Challenges of Simultaneous Measurement of Catecholamines in Mixtures: Steps Toward Neural Probes Suitable for In Vivo Analysis

Tuesday, 30 May 2017
Grand Ballroom (Hilton New Orleans Riverside)
M. Lotfi Marchoubeh, M. Hu, and I. Fritsch (University of Arkansas)
The roles of catecholamines (dopamine, DA, norepinephrine, NE and epinephrine, EP) in neurological diseases are important in understanding brain function. Fast scan cyclic voltammetry, a conventional electrochemical technique used in such investigations in vivo, suffers from high background current and is either limited or unable to quantitate individual catecholamines in their mixtures. Redox cycling, however, can differentiate between catecholamines based on their propensity to survive diffusion from oxidative (generator) electrodes to and produce an electrochemical response at neighboring reductive (collector) electrodes1 at arrays of two or more closely-spaced sets of the microelectrodes. This process repeats for many rounds until the analyte is lost through diffusion into bulk solution or through homogeneous chemical reactions.

At the generator electrode, the catecholamine undergoes a two-electron oxidation (E), producing an o-quinone (OQ) that can be re-reduced at the collector electrode back to the original catecholamine. However, the OQ can undergo an intramolecular cyclization process (C) to form the leucoaminochrome (LAC), which is electroinactive under our conditions. The apparent intramolecular cyclization rate constants (k) for the three catecholamines are different2 (at pH= 7.4 in phosphate buffer, kEP~89 kNE, kEP~700 kDA, and kNE~7.5 kDA), which provide opportunity for differentiation by spatial distribution based on survival of the OQ form produced at the generator from the following chemistry C.3 Additionally, another OQ can undergo a bimolecular reaction (C’) with the LAC, reducing back to the original catecholamine, while LAC oxidizes to an aminochrome (AC), which is also electroinactive, and especially impacts the spatial distribution of OQ in mixtures of different catecholamines. The number of times that the catecholamine and OQ species go back and forth between generators and collectors defines the magnitude of the signal amplification, which leads to the ability to quantify the catecholamines and determine their detection limits.

Fabrication of probes with suitable dimensions is paramount to measuring catecholamines in vivo. The probe shank for feasible catecholamine measurements should be less than 100 µm wide to minimize tissue damage and about 6 mm long to reach the areas of interest in a rat’s brain.4 The devices previously made in our laboratory with which we demonstrated differentiation of catecholamines by redox cycling,5 do not have proper dimensions for insertion into the brain without causing substantial tissue damage. Although other research groups have fabricated and implanted neural probes with multiple electrodes6-9, none to our knowledge have the requisite dimensions, geometry, and number of electrodes suitable for both redox cycling and tissue insertion.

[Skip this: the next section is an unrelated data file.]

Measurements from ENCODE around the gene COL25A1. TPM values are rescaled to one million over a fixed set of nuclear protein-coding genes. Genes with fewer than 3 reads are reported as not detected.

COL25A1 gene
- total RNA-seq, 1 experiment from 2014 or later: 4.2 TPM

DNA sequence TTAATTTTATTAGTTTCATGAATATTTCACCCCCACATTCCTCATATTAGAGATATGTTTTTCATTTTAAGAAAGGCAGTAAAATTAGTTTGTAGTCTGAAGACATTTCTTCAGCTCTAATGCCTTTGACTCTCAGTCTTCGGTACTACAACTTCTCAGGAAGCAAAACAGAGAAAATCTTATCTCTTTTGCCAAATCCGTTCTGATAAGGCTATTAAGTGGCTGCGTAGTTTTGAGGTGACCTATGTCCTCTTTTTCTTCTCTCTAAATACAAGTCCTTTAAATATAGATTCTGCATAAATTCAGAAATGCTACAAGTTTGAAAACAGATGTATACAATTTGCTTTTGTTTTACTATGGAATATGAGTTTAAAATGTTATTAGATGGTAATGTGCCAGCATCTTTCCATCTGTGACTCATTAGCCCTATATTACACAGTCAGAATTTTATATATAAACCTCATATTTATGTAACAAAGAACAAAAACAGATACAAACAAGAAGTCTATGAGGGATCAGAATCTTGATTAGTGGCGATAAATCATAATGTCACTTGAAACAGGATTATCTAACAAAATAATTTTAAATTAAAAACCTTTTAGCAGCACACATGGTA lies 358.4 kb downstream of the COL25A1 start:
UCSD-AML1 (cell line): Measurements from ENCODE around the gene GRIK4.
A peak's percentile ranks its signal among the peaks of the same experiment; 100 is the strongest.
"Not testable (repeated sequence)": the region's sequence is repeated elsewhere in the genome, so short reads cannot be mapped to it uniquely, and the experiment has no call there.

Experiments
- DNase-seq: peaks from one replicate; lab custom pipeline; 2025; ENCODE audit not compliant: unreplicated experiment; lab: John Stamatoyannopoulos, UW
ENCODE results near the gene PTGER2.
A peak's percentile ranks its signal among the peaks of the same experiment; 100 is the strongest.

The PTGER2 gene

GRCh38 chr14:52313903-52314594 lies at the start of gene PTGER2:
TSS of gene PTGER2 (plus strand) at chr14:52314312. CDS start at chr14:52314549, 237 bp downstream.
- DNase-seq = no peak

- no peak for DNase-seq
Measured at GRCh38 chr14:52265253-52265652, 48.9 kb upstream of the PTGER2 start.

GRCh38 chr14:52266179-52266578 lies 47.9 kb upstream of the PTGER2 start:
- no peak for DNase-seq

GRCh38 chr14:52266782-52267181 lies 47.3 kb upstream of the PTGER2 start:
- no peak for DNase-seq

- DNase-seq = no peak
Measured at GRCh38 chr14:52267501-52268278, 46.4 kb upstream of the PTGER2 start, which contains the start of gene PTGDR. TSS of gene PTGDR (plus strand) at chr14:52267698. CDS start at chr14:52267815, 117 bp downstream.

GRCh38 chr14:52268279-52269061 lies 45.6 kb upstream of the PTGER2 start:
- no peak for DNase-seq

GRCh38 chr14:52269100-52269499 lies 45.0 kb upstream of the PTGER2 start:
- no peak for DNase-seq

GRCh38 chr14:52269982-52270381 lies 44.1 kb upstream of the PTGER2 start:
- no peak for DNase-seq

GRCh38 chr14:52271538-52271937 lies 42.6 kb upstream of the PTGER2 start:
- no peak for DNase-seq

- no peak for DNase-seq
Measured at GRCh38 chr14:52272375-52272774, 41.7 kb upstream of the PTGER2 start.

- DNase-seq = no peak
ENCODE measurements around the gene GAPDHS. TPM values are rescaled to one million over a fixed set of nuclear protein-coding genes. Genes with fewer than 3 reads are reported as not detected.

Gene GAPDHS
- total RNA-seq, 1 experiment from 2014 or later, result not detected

We will report the next steps we have taken to improve the design of electrodes to achieve desirable sensitivity and limits of detection and to fabricate the electrodes on probes with suitable dimensions. Using an equation proposed by Aoki et al.,10 we predict that a reversible diffusion-controlled current at an electrode at an array of nine interdigitated microband electrodes, each 100 µm long with our existing dimensions of 4 µm width and 4 µm separation, is about 24 pA for 0.4 µM DA. This current is suitable for quantitative measurements. By decreasing electrode width and gap (e.g. to 1 µm each), and by increasing the number of electrodes on the probe (e.g. 40), detection limits on the order of a tens of nM for a single catecholamine species by redox cycling should be possible. Integrating such designs with the approach to differentiate catecholamines in their mixtures and subsequent impact on detection limits will be discussed. Probe substrates are being constructed from polymer films that are subsequently lifted off a silicon substrate. The challenges associated with the use of SU-8 as the polymer material and new directions using other polymers such as polyimide and parylene will be examined.



1. Aggarwal et al., Analytical and Bioanalytical Chemistry 2013, 405 (11), 3859-3869.

2. Ciolkowski et al., Journal of analytical Chemistry 1994, 66 (21), 3611-3617.

3. Hu et al., Journal of Analytical Chemistry 2015, 87 (4), 2029-2032.

4. Wightman et al., Analytical Chemistry 1988, 60 (13), 769A-779A.

5. Hu et al., Analytical Chemistry 2016.

6. Yoon et al., J. Nanotechnol. Eng. Med. 2010, 1 (1), 011004/1-011004/8.

7. Chen et al., Biosens. Bioelectron. 2009, 24 (7), 1911-1917.

8. Cheung et al., J. Microelectromech. Syst. 2003, 12 (2), 179-184.

9. Metallo et al., J Neurosci Methods 2011, 195 (2), 176-84.

10. Aoki, K., J. Electroanal. Chem. 1988, 256, 269-282.